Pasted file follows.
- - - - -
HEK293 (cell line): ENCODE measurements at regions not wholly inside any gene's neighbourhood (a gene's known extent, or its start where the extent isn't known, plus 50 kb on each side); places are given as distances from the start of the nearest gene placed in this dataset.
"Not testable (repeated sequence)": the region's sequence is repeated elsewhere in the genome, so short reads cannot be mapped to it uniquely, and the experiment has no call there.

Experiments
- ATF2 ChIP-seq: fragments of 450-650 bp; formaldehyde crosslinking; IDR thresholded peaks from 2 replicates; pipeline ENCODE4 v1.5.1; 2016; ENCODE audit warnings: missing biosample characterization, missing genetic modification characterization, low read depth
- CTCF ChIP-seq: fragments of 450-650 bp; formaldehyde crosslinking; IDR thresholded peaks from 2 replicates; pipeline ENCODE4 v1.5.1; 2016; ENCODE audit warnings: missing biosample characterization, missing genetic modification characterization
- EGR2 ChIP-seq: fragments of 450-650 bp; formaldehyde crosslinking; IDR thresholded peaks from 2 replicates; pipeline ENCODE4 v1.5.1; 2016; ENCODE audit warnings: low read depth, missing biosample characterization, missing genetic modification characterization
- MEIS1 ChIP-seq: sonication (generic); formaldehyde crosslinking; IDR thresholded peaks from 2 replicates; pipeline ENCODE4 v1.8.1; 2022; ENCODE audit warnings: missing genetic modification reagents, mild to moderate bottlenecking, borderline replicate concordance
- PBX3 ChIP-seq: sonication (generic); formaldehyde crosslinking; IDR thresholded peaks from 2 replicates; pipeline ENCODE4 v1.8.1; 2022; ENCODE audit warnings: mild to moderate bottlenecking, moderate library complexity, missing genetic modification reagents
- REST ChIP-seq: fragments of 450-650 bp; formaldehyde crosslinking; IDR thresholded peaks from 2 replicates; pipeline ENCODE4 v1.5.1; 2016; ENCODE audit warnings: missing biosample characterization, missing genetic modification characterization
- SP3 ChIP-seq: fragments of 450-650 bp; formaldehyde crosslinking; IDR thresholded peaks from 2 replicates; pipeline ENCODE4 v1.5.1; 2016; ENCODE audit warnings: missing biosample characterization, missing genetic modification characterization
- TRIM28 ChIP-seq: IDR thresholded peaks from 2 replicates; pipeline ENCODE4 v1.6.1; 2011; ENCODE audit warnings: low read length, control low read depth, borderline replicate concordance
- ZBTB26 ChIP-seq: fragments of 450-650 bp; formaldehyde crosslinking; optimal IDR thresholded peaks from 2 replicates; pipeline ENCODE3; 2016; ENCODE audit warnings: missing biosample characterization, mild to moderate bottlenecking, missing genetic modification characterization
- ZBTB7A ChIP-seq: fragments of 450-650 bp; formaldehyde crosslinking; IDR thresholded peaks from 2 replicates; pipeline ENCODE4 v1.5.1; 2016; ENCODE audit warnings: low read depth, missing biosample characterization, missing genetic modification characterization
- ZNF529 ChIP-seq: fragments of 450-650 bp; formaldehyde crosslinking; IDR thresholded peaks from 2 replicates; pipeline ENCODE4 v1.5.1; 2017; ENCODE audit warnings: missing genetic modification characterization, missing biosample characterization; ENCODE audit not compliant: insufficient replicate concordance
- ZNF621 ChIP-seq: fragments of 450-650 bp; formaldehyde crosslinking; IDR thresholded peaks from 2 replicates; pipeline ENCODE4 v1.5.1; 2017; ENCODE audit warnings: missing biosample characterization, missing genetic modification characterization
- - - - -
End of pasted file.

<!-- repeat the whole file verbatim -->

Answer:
HEK293 (cell line): ENCODE measurements at regions not wholly inside any gene's neighbourhood (a gene's known extent, or its start where the extent isn't known, plus 50 kb on each side); places are given as distances from the start of the nearest gene placed in this dataset.
"Not testable (repeated sequence)": the region's sequence is repeated elsewhere in the genome, so short reads cannot be mapped to it uniquely, and the experiment has no call there.

Experiments
- ATF2 ChIP-seq: fragments of 450-650 bp; formaldehyde crosslinking; IDR thresholded peaks from 2 replicates; pipeline ENCODE4 v1.5.1; 2016; ENCODE audit warnings: missing biosample characterization, missing genetic modification characterization, low read depth
- CTCF ChIP-seq: fragments of 450-650 bp; formaldehyde crosslinking; IDR thresholded peaks from 2 replicates; pipeline ENCODE4 v1.5.1; 2016; ENCODE audit warnings: missing biosample characterization, missing genetic modification characterization
- EGR2 ChIP-seq: fragments of 450-650 bp; formaldehyde crosslinking; IDR thresholded peaks from 2 replicates; pipeline ENCODE4 v1.5.1; 2016; ENCODE audit warnings: low read depth, missing biosample characterization, missing genetic modification characterization
- MEIS1 ChIP-seq: sonication (generic); formaldehyde crosslinking; IDR thresholded peaks from 2 replicates; pipeline ENCODE4 v1.8.1; 2022; ENCODE audit warnings: missing genetic modification reagents, mild to moderate bottlenecking, borderline replicate concordance
- PBX3 ChIP-seq: sonication (generic); formaldehyde crosslinking; IDR thresholded peaks from 2 replicates; pipeline ENCODE4 v1.8.1; 2022; ENCODE audit warnings: mild to moderate bottlenecking, moderate library complexity, missing genetic modification reagents
- REST ChIP-seq: fragments of 450-650 bp; formaldehyde crosslinking; IDR thresholded peaks from 2 replicates; pipeline ENCODE4 v1.5.1; 2016; ENCODE audit warnings: missing biosample characterization, missing genetic modification characterization
- SP3 ChIP-seq: fragments of 450-650 bp; formaldehyde crosslinking; IDR thresholded peaks from 2 replicates; pipeline ENCODE4 v1.5.1; 2016; ENCODE audit warnings: missing biosample characterization, missing genetic modification characterization
- TRIM28 ChIP-seq: IDR thresholded peaks from 2 replicates; pipeline ENCODE4 v1.6.1; 2011; ENCODE audit warnings: low read length, control low read depth, borderline replicate concordance
- ZBTB26 ChIP-seq: fragments of 450-650 bp; formaldehyde crosslinking; optimal IDR thresholded peaks from 2 replicates; pipeline ENCODE3; 2016; ENCODE audit warnings: missing biosample characterization, mild to moderate bottlenecking, missing genetic modification characterization
- ZBTB7A ChIP-seq: fragments of 450-650 bp; formaldehyde crosslinking; IDR thresholded peaks from 2 replicates; pipeline ENCODE4 v1.5.1; 2016; ENCODE audit warnings: low read depth, missing biosample characterization, missing genetic modification characterization
- ZNF529 ChIP-seq: fragments of 450-650 bp; formaldehyde crosslinking; IDR thresholded peaks from 2 replicates; pipeline ENCODE4 v1.5.1; 2017; ENCODE audit warnings: missing genetic modification characterization, missing biosample characterization; ENCODE audit not compliant: insufficient replicate concordance
- ZNF621 ChIP-seq: fragments of 450-650 bp; formaldehyde crosslinking; IDR thresholded peaks from 2 replicates; pipeline ENCODE4 v1.5.1; 2017; ENCODE audit warnings: missing biosample characterization, missing genetic modification characterization